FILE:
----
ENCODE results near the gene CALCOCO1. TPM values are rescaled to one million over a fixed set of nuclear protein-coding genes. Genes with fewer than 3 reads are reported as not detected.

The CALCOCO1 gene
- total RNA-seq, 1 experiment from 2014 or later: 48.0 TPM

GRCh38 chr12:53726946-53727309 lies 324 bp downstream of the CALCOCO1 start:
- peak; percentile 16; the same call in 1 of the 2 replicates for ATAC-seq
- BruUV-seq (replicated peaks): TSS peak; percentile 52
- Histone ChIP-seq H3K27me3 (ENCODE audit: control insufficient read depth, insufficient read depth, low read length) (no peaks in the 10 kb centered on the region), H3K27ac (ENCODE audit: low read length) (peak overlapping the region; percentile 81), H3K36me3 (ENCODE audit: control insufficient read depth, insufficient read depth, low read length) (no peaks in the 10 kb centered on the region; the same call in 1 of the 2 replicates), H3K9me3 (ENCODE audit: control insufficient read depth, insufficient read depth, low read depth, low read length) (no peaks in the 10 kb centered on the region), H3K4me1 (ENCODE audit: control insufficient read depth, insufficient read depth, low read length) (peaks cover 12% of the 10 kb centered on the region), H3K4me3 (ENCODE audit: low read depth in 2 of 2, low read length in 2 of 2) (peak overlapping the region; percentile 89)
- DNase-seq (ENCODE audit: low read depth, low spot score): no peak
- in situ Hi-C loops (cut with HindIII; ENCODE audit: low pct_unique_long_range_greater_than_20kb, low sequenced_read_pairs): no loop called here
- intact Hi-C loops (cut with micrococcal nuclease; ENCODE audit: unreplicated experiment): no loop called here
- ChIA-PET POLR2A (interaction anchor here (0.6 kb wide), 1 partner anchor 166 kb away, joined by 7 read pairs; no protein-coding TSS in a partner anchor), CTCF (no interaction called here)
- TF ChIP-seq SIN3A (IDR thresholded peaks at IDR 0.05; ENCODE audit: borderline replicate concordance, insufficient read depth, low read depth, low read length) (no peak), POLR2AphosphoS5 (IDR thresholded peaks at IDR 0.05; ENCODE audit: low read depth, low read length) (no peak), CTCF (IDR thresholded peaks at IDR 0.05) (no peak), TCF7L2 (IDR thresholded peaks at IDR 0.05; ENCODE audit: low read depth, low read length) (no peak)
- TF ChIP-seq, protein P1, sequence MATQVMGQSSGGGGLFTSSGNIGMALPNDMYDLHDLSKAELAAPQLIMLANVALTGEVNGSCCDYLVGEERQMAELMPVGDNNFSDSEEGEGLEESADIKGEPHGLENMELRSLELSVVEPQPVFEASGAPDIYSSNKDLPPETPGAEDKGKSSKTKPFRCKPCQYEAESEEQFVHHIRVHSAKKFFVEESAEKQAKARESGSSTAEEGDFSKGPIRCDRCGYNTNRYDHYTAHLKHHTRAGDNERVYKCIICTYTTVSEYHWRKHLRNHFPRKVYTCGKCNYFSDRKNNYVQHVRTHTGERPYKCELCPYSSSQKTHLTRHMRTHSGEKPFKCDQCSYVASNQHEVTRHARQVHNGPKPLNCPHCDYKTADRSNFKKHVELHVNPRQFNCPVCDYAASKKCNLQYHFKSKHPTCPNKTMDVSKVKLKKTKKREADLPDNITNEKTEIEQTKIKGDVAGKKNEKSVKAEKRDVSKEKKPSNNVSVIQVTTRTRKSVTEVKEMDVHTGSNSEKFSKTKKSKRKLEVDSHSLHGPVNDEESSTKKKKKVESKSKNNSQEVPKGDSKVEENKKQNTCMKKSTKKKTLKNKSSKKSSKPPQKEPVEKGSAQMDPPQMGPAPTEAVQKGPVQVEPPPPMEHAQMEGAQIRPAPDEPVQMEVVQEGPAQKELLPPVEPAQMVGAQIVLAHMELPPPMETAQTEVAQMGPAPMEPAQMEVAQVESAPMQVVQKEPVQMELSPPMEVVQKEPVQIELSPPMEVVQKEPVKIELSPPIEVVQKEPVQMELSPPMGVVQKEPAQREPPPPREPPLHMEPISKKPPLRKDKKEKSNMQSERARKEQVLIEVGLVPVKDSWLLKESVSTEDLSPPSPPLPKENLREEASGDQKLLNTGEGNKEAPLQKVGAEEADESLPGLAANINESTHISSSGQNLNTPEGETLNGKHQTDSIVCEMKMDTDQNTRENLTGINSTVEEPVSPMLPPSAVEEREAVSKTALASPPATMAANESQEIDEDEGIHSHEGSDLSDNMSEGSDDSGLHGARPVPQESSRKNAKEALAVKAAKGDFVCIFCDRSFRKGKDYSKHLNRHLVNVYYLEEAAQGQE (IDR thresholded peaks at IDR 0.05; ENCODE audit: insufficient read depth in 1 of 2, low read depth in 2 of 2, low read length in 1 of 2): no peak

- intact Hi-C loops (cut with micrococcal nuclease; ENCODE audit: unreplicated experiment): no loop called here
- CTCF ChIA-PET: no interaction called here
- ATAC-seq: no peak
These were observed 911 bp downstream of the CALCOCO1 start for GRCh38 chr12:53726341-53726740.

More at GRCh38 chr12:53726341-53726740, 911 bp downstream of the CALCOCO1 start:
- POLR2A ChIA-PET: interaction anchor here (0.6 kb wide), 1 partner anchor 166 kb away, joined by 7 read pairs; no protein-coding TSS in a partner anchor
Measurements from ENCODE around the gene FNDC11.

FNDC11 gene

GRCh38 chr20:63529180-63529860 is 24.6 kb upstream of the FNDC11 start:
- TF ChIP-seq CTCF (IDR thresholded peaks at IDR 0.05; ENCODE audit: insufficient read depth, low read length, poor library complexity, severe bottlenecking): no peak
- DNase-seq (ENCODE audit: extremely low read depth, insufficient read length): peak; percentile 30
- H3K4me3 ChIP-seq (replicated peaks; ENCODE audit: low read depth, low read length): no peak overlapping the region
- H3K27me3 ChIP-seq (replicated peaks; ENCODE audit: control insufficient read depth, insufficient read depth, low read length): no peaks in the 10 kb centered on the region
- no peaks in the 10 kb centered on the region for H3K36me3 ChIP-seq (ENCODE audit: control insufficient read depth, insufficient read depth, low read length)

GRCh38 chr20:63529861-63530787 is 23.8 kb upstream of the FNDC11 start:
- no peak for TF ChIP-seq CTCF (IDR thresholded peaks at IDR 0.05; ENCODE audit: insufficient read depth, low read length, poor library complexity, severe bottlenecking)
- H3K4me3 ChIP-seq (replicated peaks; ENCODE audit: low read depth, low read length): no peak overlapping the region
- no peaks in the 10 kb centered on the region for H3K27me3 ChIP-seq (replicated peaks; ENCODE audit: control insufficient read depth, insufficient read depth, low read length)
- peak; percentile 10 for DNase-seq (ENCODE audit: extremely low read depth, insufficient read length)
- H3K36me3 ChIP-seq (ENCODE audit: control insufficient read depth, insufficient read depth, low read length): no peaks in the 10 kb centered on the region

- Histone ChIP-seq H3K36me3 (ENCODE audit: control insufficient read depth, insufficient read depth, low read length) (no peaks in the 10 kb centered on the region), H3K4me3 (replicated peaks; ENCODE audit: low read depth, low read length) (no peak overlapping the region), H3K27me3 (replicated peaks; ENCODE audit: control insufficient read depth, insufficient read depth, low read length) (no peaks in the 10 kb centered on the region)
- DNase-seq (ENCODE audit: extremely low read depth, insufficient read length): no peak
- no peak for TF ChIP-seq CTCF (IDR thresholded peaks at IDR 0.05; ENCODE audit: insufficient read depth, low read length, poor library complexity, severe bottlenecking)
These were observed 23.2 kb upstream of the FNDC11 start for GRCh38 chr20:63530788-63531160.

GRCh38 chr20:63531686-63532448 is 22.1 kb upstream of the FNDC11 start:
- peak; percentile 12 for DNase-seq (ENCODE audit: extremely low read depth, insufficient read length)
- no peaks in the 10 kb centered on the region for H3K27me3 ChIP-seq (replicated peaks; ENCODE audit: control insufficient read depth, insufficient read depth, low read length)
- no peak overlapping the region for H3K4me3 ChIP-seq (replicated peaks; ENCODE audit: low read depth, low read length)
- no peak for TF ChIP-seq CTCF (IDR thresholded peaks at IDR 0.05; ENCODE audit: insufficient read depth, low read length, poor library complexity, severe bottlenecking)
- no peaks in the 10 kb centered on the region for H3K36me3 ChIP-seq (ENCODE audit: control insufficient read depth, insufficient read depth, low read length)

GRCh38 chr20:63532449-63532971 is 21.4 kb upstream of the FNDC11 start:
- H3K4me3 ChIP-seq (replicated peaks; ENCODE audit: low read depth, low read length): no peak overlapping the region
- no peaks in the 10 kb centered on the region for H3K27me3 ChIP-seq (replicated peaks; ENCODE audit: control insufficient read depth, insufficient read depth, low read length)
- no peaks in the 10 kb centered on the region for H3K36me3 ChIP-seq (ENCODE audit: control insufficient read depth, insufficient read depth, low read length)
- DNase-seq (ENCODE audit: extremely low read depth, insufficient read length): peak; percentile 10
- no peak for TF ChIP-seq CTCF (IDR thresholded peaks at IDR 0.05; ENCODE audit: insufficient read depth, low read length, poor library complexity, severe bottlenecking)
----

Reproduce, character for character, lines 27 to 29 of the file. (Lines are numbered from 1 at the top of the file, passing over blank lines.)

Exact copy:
- no peaks in the 10 kb centered on the region for H3K36me3 ChIP-seq (ENCODE audit: control insufficient read depth, insufficient read depth, low read length)

GRCh38 chr20:63529861-63530787 is 23.8 kb upstream of the FNDC11 start:
- no peak for TF ChIP-seq CTCF (IDR thresholded peaks at IDR 0.05; ENCODE audit: insufficient read depth, low read length, poor library complexity, severe bottlenecking)